It is entirely possible that given the captaincy he could over bowl himself or be too much of an attacking captain. There are always these risks of course; no one can ever know what type of captain a player will be until they are actually given the opportunity to do the job.

It would be a difficult decision for the management, should they be in a position where they have to make it, so much so that I can’t put my finger on a preference. I would be happy to see Bell, Collingwood or Pietersen leading England out on Saturday (or whenever it may be necessary) as each have their merits. Bell is the choice for the future, Collingwood would be the safe option and giving the job to Pietersen would show that England mean business and would take the game to the opposition.

But of course I suppose it’s all irrelevant isn’t it? Because after all, as the England management have reassured us: Vaughan will be fit to play on Saturday. And the England management have never led us astray over a key player’s fitness before have they?



February 13, 2007

CB Series, Aussie captaincy and World Cup

Writing about web page http://warwick.facebook.com/group.php?gid=2237660522

England beat Australia on 11th February 2007 by 34 runs under the Duckworth Lewis method to win the Commonwealth Bank series finals 2-0. After a torrid start to their campaign, England managed to claw their way back into contention with victories over Australia and New Zealand in their last two group match games thanks to gritty centuries from Ed Joyce and Paul Collingwood. PDC has been outstanding over the past 3 matches, notching up two consecutive hundreds and a fighting 70 in the last final to seal the series.

Australia now go on to New Zealand to play the three match Chappel-Hadlee Trophy. Ricky Ponting and Adam Gilchrist are being rested for the series, Ponting because of a sore hip and Gilchrist due to his heavy workload as opening batsmen and wicket keeper.

The resting of captain and vice-captain has left a few openings in the team. It has become the obvious choice for Mike "Mr Cricket" Hussey to fill in the captaincy role, as he did in the DLF Cup tri series last year but the VC role has created some interest. Michael Clarke has been given the job, which is an indication of where the Australian management are looking for a captain after Ponting.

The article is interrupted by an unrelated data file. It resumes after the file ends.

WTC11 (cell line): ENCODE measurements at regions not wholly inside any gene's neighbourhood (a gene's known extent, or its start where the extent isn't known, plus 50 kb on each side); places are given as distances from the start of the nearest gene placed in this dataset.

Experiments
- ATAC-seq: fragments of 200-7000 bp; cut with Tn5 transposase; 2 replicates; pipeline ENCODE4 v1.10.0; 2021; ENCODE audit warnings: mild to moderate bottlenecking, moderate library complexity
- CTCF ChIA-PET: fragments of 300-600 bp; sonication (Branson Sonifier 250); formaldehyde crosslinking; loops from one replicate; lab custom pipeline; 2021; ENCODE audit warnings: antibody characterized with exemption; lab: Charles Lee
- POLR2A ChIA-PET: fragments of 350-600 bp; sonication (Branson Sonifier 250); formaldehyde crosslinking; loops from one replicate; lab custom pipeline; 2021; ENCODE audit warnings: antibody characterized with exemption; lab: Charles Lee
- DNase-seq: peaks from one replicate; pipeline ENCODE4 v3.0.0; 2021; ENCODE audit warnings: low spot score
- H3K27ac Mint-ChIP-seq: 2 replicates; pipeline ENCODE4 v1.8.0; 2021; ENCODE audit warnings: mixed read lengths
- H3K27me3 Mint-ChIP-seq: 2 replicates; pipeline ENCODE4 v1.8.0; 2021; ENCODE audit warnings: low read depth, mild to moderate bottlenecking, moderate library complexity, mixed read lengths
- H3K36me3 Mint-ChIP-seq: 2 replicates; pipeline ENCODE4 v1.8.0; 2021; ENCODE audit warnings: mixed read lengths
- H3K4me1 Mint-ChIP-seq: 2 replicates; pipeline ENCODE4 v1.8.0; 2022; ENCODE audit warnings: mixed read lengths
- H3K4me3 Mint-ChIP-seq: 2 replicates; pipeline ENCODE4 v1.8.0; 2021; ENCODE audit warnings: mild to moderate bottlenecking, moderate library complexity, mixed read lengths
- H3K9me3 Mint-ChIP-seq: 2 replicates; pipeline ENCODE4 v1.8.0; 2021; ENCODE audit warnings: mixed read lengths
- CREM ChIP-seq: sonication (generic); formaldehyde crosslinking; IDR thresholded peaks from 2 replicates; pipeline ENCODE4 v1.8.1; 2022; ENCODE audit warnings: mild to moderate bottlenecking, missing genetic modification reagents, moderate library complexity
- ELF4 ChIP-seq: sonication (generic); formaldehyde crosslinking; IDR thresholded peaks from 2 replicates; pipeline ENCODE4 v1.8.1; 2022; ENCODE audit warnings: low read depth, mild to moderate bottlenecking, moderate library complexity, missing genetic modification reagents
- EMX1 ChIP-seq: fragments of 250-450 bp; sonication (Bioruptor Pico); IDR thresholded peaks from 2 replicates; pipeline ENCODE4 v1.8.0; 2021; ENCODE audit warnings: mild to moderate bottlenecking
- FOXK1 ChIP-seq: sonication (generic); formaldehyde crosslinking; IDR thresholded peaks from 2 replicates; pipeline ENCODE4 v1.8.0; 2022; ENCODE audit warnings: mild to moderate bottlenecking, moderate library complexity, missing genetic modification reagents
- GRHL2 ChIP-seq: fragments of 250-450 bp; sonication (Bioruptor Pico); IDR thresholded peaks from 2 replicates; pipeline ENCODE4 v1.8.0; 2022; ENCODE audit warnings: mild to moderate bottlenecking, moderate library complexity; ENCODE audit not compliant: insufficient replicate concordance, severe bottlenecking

The 25 year old middle order batsman averages around 42 in both tests and ODIs and has currently found himself back in form after a period of drought. But despite this drought, which began after his first year in Test cricket, he has been widely tipped as a future captain of Australia. One advocate of his future captaincy is Shane Warne, who many argue had the cricketing nous to become a high class international captain himself.

The CB series loss to England will obviously cause upsets and concerns within Australian cricket with the World Cup looming less than a month away but Australia should not be underestimated. After returning home from the 2005 Ashes humiliated they have come back stronger and more determined, drawing one test and winning 15 since the Ashes with no losses just outlines their class and determination. Australia will take this defeat onboard and learn from it, no doubt to emerge a stronger team at the World Cup.

England on the other hand, have to be careful not to become complacent as they did after the 2005 Ashes win. They still have a very fragile squad, the top order certainly won't be scaring many opening bowlers just yet and the bowling can still be haphazard at times. This is of course, not to detract from a strong win against the World number one, but just to emphasise the importance of remembering that England is still the number eight ranked team and had it not been for Paul Collingwood, Andrew Flintoff and Liam Plunkett, it is very questionable as to whether it would have even been an England v Australia final.

Last year Duncan Fletcher said he knows who 10 of his World Cup XI will be, just last week the ECB asked the ICC for permission to choose their World Cup squad of 15 from players outside their pre approved list of 30. This is obviously not helped by injuries and other problems but it does beg the question of what exactly has happened since Fletcher made that comment. On paper England have a strong team and have the ability to do well in the World Cup, but they will need their top players to 'come to the party' as they say down under.